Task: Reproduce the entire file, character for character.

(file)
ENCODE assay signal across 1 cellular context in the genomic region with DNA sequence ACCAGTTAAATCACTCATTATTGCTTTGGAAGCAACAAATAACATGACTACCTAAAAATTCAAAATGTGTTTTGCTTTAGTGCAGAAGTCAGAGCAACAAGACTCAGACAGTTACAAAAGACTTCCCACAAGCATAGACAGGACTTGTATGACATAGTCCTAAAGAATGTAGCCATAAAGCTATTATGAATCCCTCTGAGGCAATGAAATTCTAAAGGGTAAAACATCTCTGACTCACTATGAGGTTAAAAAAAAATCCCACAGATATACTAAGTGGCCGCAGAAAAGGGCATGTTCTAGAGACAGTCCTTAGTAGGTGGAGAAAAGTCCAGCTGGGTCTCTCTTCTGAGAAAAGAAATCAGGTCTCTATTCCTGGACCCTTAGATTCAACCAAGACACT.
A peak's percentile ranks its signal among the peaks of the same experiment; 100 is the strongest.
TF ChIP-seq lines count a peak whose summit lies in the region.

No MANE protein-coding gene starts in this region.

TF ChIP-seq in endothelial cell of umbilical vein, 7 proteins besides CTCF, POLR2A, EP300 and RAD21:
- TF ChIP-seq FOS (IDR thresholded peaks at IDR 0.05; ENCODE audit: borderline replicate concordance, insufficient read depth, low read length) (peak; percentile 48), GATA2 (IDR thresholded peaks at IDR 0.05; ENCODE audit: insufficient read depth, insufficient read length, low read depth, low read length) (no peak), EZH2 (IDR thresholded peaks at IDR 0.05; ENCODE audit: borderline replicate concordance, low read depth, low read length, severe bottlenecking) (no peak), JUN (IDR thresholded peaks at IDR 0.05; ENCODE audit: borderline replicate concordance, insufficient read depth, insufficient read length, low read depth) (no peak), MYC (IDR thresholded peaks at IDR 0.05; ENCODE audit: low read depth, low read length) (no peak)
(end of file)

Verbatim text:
ENCODE assay signal across 1 cellular context in the genomic region with DNA sequence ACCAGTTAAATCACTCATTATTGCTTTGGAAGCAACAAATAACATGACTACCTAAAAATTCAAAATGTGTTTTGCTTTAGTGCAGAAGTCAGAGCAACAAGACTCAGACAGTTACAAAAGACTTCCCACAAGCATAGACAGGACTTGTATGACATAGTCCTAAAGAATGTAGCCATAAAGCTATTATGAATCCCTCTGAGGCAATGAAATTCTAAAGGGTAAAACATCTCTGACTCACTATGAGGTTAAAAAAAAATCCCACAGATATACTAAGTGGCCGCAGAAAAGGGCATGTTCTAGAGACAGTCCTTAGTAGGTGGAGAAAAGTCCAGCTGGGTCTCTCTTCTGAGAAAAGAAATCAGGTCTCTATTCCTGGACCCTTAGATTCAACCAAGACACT.
A peak's percentile ranks its signal among the peaks of the same experiment; 100 is the strongest.
TF ChIP-seq lines count a peak whose summit lies in the region.

No MANE protein-coding gene starts in this region.

TF ChIP-seq in endothelial cell of umbilical vein, 7 proteins besides CTCF, POLR2A, EP300 and RAD21:
- TF ChIP-seq FOS (IDR thresholded peaks at IDR 0.05; ENCODE audit: borderline replicate concordance, insufficient read depth, low read length) (peak; percentile 48), GATA2 (IDR thresholded peaks at IDR 0.05; ENCODE audit: insufficient read depth, insufficient read length, low read depth, low read length) (no peak), EZH2 (IDR thresholded peaks at IDR 0.05; ENCODE audit: borderline replicate concordance, low read depth, low read length, severe bottlenecking) (no peak), JUN (IDR thresholded peaks at IDR 0.05; ENCODE audit: borderline replicate concordance, insufficient read depth, insufficient read length, low read depth) (no peak), MYC (IDR thresholded peaks at IDR 0.05; ENCODE audit: low read depth, low read length) (no peak)